3D portraits give blind students a feel of their faces

A blind student feels her 3D portrait. (WTHR Photo/Rich Nye)

INDIANAPOLIS (WTHR) – A hallway at the Indiana School for the Blind and Visually Impaired is filled with senior class pictures and photographs that the students can't enjoy themselves.

But for the first time, the class of 2019 has senior portraits they can experience. 3D printed portraits are allowing graduating students to feel their faces on two-third scale models.

The students touched the model faces for the first time Thursday afternoon before graduation rehearsal.

"It looks like me,” said one student, running her fingers across the replica of her face. “It's just really cool and I like it."

"Just like me right there,” said a boy holding his 3D portrait. “It's got everything with the eyes, nose, mouth, eyebrows."

Kristina Roberts from Middlebury, Indiana, is headed to Ball State to study social work and education.

Roberts went completely blind a few months after birth because of detached retinas and optic nerve damage. But Roberts "sees" with her hands.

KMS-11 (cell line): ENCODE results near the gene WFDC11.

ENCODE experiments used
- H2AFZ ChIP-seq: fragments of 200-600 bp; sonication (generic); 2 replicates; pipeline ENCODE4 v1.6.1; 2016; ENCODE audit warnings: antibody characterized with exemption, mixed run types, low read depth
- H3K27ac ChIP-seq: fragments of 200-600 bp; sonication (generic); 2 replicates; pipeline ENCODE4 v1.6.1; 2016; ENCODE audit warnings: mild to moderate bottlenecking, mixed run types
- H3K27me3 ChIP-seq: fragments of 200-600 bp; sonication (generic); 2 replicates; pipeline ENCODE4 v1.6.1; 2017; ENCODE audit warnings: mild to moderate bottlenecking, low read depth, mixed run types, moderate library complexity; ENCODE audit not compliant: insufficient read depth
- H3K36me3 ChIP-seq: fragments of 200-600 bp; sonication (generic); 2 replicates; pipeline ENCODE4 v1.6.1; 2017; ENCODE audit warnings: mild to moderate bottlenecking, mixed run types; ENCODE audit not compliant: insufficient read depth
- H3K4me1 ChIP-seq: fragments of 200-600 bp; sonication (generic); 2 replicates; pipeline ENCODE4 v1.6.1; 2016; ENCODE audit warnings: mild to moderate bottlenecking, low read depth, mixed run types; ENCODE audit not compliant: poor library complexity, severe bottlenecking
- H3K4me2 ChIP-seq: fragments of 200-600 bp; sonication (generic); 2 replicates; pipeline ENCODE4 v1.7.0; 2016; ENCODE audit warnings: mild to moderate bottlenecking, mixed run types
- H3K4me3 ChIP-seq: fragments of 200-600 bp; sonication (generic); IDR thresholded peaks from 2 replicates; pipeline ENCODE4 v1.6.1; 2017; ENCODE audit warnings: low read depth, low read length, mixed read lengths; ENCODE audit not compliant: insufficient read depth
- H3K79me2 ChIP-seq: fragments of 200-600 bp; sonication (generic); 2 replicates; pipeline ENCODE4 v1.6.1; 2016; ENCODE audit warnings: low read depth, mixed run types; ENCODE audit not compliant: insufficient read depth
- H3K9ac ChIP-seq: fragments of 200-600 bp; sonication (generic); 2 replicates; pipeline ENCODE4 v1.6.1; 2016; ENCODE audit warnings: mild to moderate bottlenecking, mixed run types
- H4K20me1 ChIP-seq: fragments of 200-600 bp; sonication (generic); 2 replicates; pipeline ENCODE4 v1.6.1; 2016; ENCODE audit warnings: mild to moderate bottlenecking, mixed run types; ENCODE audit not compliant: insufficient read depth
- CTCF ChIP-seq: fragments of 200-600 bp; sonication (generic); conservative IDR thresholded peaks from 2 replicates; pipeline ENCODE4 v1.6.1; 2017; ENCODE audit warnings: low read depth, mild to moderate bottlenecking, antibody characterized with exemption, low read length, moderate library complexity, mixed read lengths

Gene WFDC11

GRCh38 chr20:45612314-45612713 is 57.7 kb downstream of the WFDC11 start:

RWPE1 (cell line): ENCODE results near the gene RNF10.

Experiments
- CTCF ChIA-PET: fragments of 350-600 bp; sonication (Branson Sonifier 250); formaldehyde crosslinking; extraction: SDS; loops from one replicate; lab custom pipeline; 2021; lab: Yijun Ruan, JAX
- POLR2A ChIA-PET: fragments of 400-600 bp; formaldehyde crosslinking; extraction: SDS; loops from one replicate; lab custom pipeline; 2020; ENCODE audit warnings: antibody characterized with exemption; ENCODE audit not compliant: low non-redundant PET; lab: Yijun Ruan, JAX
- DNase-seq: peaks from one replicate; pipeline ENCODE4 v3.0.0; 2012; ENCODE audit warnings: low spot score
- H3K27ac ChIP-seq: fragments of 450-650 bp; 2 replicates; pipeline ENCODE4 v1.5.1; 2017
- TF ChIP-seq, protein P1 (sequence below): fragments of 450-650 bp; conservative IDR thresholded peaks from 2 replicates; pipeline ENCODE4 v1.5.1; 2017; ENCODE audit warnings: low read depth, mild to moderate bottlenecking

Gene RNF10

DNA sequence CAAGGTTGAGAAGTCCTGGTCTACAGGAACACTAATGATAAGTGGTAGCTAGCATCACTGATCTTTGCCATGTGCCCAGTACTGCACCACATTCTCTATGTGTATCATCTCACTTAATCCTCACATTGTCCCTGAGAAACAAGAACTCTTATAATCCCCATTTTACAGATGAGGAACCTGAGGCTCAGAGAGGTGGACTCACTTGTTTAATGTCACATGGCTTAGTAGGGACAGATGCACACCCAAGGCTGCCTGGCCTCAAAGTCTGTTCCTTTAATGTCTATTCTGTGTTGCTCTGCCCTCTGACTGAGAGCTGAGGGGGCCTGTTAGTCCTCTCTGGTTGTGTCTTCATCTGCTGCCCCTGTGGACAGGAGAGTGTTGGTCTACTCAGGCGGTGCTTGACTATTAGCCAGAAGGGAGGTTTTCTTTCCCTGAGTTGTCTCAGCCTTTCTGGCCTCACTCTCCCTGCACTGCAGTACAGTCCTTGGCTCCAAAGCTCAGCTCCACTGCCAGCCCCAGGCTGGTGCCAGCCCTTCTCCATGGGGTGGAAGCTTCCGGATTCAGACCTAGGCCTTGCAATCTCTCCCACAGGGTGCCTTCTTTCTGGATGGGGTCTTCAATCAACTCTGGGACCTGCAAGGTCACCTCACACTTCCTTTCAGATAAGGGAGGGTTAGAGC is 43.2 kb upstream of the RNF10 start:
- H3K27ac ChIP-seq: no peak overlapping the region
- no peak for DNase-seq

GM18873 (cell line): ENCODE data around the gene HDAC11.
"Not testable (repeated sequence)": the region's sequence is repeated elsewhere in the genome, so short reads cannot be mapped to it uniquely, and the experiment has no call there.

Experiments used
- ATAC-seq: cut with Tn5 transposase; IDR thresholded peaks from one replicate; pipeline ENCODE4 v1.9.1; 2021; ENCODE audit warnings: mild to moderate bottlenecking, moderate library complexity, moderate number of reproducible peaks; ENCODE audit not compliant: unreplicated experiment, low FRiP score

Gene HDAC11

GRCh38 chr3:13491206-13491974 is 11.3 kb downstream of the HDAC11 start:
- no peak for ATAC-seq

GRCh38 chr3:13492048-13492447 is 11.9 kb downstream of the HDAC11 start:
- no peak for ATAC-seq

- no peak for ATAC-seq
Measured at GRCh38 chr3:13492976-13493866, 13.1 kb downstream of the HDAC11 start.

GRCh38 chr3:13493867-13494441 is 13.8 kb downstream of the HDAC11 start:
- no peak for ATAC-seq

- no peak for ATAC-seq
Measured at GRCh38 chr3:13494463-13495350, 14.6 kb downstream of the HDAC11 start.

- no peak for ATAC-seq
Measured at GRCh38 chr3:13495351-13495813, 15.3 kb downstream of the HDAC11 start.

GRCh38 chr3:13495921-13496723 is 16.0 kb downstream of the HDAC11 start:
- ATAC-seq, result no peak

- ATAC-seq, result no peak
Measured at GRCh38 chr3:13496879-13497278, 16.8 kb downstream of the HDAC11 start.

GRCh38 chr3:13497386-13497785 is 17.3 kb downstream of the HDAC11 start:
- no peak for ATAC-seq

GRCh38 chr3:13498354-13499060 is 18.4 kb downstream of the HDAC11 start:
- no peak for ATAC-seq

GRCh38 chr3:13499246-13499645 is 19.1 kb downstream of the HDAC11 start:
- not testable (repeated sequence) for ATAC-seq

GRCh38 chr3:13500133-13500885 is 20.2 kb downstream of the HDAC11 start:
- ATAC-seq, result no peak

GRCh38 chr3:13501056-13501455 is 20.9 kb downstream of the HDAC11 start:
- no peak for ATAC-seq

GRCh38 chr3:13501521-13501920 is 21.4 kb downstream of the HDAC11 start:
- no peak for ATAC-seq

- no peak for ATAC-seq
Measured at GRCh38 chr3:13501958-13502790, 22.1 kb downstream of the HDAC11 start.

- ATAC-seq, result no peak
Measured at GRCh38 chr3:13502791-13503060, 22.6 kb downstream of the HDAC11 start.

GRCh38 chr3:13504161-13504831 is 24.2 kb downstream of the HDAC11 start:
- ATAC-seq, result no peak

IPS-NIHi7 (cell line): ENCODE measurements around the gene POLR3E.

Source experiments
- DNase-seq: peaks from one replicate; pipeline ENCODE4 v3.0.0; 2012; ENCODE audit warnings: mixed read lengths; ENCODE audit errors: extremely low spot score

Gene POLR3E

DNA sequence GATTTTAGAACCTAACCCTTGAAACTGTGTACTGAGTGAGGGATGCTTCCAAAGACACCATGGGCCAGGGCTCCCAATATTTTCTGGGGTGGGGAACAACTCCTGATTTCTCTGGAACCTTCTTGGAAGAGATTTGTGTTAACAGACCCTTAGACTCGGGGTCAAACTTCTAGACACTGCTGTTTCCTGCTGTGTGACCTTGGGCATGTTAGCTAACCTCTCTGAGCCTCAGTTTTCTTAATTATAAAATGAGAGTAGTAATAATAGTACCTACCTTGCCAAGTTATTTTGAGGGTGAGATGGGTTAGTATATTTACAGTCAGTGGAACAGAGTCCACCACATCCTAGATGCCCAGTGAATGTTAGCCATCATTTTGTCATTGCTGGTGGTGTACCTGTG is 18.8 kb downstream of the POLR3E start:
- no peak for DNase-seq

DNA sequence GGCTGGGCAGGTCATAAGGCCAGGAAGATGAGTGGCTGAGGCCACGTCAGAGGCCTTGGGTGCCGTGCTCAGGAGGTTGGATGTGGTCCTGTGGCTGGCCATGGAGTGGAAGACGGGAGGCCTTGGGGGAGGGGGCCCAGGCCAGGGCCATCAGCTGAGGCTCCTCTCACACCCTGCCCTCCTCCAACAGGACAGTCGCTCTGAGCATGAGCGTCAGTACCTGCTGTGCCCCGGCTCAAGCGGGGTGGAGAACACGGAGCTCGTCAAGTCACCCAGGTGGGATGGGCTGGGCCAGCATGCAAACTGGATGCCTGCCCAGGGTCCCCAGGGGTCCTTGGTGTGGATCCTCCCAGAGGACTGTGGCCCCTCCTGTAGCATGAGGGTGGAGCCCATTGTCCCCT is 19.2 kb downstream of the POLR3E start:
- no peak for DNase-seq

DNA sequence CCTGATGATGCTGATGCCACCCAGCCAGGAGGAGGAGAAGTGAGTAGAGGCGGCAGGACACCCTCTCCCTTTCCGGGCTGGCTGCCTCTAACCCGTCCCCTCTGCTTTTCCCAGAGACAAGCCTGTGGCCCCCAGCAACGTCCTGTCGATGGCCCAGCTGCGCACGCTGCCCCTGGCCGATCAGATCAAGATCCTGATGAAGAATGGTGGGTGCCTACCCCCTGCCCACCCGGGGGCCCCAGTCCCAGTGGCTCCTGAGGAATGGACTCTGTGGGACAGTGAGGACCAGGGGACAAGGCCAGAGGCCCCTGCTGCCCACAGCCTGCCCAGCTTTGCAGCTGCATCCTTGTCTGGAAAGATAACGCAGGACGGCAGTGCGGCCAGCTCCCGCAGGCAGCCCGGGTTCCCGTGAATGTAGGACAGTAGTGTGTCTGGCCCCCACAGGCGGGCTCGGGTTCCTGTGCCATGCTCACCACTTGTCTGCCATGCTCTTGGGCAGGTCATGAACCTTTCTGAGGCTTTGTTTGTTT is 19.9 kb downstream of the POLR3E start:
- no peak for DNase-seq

"I think that's it's really cool, the way that it captures all of the different angles and stuff,” said Roberts as she felt her 3D portrait for the first time. “Because when you see certain statues or things like that, it doesn't capture it exactly. I think that this does a really good job. Rather than like having some sort of blank piece of photo paper, at least that's what is seems like to me, I'll have some actual model that I can say, 'Wow! This was me my senior year.'"

The Indiana School for the Blind and Visually Impaired uses a 3D printer to help students learn through touching models.

"A picture's worth a thousand words. Well, we have found that a 3D object is worth a thousand pictures,” said Indiana School for the Blind & Visually Impaired Superintendent Jim Durst. “It has really expanded and enhanced the educational opportunities for our students."

The IUPUI School of Informatics and Computing produced the 3D faces. Professor Steven Mannheimer has conducted research at the Indiana School for the Blind and Visually Impaired for a dozen years.

"To be given an opportunity to work with these kids and hopefully discover something that improves their lives and tells us something larger about human understanding, human cognition, human perception - that's incredibly satisfying,” said Mannheimer.

The Class of 2019 graduates on Friday with a feeling no class before them has ever known.